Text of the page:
Mothers of Kalevala, Ilmatar - Seth Apter Creative Team


Hei, it's again third week of the month, which means a new series for Seth Apter Creative Team. As May is the time for Mother's Day, I thought to go with that angle and mix it with Finland. This month the three-day series is about mothers in Kalevala, Finnish national epic. I'm drawing inspiration from one character for each piece and use a variety of mediums to depict her. You can find Seth Apter's site here (link) and more about the Creative team here (link). I've included a list of products to the end of the post with links to Seth's own store.

What the three posts also have in common, other than the topic, is that I'm using an image transfer technique in each project. The images I'm using in the pieces are from a website called Pexels. All of them are free to use, even without reference, but I'm always linking to the original photo I then edited for my project and mention the photographer if he or she is mentioned in the site. 

Third thing that the projects have in common is the use of an old book cover as the base for the piece. This is partly inspired by the main source of inspiration, Kalevala. The covers are of different sizes and colors, mainly picked because of the latter, so I could go with the color theme I had in my head. I've also included pieces of the book spine in the main composition of each piece.

I start the series with Ilmatar. She seemed kind of the obvious choice for the trio and also to be the first one to be introduced. Ilmatar is the goddess of air, her name being "Airress" in Finnish. Ilmatar gets bored being all alone and starts to bathe in the sea. While doing so she gets impregnated by the wind. Ilmatar rests in the sea and one of her knees is above the surface. A scaup builds it's nest on the knee and lays eggs. When Ilmatar starts giving birth, she moves her knee and the eggs fall. The sun, the moon, stars, earth and clouds are formed out of the eggs. Ilmatar gives birth to the hero and main protagonist of Kalevala, Väinämöinen, a mighty sorcerer. Here's the link to her Wikipedia article (link), but there's not much there.

In my mind Ilmatar is kind of the creator of the world in the epic. There's different versions on who's knee the bird nests and even what bird is in question, but I go with this interpretation and version of Ilmatar. As she's the virgin spirit of air, she needed to have light, cool colors. Because of the sea she's in, I wanted a lot of blues and colors of water to the piece. Thus I picked up the blue book cover as my base. I continue with the blue, watery color scheme throughout the project. To add some contrast to the cool tones, I chose a bronze like metallic to add some details. I didn't want to go with gold, even though I was thinking of the sun being formed out of the eggs, but a more earthy, warmer tone. Copper seemed to go nicely with the blue and also together with the rusty bits of the key I included in the composition.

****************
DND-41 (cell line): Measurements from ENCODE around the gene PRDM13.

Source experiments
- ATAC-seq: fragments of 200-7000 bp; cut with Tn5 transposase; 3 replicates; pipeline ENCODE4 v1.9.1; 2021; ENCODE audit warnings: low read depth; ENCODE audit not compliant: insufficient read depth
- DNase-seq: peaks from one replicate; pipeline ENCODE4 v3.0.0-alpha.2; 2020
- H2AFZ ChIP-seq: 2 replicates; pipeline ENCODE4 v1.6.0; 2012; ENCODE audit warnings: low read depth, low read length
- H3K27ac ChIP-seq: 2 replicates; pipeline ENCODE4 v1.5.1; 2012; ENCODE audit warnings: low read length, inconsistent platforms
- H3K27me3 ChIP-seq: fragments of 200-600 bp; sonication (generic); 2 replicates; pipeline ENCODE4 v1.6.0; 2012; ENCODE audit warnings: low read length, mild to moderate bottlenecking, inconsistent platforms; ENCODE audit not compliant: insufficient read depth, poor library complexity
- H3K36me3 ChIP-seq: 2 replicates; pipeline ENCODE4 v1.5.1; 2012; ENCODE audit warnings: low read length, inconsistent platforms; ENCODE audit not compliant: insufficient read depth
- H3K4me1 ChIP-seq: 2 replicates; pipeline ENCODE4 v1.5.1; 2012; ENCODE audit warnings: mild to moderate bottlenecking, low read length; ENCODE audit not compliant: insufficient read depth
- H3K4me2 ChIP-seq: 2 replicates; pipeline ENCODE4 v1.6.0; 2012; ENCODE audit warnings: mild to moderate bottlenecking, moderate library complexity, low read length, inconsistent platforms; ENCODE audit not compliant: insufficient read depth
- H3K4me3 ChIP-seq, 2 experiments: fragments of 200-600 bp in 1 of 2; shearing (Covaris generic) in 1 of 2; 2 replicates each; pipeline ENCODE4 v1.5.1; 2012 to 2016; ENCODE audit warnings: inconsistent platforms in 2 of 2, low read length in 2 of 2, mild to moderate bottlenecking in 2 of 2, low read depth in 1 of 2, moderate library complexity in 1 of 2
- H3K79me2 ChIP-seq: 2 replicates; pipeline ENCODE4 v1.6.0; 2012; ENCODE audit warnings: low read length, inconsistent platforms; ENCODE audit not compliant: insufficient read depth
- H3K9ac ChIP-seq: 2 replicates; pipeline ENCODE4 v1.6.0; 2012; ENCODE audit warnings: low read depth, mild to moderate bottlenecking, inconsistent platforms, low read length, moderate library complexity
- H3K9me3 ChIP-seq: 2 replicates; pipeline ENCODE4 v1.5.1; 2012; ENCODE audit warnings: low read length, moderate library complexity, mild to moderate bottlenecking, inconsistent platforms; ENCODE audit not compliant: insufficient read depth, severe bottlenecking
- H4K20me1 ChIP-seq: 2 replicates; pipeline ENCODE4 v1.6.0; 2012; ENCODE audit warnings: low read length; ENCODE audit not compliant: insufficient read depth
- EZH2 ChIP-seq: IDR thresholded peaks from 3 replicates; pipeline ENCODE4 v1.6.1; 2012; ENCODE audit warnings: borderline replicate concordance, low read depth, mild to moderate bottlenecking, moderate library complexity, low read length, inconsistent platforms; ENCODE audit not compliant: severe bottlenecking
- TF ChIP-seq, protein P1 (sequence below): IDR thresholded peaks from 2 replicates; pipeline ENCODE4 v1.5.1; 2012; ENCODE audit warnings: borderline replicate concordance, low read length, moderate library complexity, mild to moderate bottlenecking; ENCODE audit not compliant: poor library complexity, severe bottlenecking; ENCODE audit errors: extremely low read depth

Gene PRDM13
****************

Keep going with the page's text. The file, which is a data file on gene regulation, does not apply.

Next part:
I chose the duck for the image to be transferred to this piece. I tried looking for a scaup, first, but as I then had a wrong search word, it came up empty so I went with the common duck instead. This particular one is shot by Ivan Rebic and here's the link to the original photo (link). The bird also played a part on the choosing of the main element I made out of air drying clay. I formed an egg on top of a little plastic egg and after drying broke the shell so I could remove the ready egg from the inside. I painted the inside of the egg using metallic color but the outside I tried to keep in more natural colors. Not that a scaup actually has pale blue egg with brown spots... But still. 

I chose the elements in the composition because of the "creator" theme, going with the opening, birth and start in my mind. There's some metal stars as to reference of the cosmic things Ilmatar created, but also a key hole and a key to refer to opening a door, start of something new. As a finishing touch I added some feathers to the composition as well as some pearls. The feathers are there for two reasons - because of the bird but also as a reference to air and lightness. The pearls represent the sky, clouds and moon that were created when Ilmatar moved her knee. 

For this project I used packaging tape transfer. It's a fun, quick way to do an image transfer. Sometimes the glossy, plastique surface may cause problems, but for this project it worked out nicely. Also it's kind of a mix of transfer and collaging as the image isn't transferred to the surface as such but instead collaged on top. You can see the transfer technique in this video I recorded while working with the project.

Like I say in the video, I chose a word to represent the character I'm depicting as the last detail. I use the same stamp set for all of the three pieces, but choose a different word, naturally. For Ilmatar I chose "Creator" as even though she isn't a major character in the national epic, she's one of the first to be introduced and without her there wouldn't be earth nor Väinämöinen, the main character. 

Thank you for stopping by today! Wishing you a wonderful Wednesday! Hopefully you'll be back tomorrow when I share the second project of the series. 


Materials: PaperArtsy, Aladine, StencilGirl, Ranger, Prima Marketing, Impression Obsession, Fimo

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